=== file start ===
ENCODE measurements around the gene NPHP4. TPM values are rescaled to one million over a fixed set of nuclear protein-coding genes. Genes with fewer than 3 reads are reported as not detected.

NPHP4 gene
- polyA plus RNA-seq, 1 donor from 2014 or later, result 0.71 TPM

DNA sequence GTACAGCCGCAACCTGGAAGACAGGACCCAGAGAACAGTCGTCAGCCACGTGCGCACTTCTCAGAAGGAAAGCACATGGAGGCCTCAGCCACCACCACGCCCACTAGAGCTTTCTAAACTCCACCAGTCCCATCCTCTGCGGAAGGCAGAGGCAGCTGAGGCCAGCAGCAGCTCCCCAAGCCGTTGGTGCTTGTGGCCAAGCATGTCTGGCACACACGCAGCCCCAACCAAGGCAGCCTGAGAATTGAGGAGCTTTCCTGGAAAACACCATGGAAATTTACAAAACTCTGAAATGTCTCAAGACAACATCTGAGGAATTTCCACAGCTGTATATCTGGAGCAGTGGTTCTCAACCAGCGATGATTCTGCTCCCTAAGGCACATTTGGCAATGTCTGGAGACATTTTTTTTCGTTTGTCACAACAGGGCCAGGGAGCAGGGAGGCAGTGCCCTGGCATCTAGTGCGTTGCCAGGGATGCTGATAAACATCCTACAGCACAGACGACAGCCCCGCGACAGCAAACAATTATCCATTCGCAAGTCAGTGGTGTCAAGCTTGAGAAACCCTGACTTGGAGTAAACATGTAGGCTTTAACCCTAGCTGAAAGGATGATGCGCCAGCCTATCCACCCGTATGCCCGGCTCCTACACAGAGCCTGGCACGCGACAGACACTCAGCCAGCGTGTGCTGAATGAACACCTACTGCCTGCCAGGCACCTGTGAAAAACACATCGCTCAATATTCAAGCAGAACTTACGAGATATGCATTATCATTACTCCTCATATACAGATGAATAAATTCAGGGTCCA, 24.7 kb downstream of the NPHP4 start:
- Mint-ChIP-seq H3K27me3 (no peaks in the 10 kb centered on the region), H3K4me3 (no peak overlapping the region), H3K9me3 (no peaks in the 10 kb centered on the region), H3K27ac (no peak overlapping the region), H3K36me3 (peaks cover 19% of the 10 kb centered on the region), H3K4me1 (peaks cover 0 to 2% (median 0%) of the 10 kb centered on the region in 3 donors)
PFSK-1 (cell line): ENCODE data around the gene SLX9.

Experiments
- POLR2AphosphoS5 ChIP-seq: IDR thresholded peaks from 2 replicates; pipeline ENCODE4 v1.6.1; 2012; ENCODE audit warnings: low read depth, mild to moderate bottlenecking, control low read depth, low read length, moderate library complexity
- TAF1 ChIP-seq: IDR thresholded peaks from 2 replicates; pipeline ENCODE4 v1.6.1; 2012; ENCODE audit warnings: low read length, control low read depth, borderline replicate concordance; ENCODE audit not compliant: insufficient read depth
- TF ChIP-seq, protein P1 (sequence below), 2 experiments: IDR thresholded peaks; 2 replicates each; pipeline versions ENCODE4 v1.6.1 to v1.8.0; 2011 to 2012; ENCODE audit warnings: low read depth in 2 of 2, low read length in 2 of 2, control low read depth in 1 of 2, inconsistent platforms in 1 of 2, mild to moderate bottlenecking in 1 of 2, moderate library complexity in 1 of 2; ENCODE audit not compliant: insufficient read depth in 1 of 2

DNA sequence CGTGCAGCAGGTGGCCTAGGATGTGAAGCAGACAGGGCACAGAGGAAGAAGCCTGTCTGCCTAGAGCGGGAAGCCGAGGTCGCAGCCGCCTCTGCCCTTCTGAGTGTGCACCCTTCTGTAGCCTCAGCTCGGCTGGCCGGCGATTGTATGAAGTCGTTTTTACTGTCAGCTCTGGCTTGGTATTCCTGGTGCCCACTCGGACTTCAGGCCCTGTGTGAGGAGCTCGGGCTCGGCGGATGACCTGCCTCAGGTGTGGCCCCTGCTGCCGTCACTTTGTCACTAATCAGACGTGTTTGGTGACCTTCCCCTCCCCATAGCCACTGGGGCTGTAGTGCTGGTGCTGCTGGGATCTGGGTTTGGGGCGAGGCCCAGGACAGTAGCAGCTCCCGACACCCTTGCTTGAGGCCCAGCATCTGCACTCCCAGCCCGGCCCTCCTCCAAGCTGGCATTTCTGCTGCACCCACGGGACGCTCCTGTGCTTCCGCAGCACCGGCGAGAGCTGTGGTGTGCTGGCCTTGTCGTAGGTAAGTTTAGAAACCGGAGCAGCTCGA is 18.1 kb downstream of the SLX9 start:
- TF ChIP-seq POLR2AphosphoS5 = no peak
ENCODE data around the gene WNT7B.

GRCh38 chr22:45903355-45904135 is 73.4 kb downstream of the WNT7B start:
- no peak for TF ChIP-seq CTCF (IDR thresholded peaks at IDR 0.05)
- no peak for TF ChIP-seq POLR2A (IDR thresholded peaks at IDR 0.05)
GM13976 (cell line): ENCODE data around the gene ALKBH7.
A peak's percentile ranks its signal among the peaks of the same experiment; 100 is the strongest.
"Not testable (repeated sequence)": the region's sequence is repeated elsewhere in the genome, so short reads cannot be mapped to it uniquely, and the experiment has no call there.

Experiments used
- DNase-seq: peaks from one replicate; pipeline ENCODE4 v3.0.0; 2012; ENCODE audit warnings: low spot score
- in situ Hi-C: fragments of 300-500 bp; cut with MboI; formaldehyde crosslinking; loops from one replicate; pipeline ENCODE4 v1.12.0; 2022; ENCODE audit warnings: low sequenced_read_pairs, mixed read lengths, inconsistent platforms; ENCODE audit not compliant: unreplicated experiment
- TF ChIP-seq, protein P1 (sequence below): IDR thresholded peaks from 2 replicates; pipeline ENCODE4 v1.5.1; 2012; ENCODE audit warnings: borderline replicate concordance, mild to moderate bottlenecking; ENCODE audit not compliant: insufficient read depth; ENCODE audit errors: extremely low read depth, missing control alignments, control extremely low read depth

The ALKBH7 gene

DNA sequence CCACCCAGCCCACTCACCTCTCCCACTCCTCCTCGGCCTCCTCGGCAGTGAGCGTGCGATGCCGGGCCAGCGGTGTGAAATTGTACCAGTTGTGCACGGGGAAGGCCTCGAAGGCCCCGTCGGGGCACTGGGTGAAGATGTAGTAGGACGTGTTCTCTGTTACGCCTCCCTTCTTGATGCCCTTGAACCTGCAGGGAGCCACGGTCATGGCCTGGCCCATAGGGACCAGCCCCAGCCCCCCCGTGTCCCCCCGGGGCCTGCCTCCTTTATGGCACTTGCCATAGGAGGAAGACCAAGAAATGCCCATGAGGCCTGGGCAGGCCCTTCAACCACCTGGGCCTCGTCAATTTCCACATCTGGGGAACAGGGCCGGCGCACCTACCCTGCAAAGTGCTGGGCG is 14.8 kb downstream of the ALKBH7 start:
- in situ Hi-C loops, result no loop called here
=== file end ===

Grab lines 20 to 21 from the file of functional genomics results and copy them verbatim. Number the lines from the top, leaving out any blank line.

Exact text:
Experiments used
- DNase-seq: peaks from one replicate; pipeline ENCODE4 v3.0.0; 2012; ENCODE audit warnings: low spot score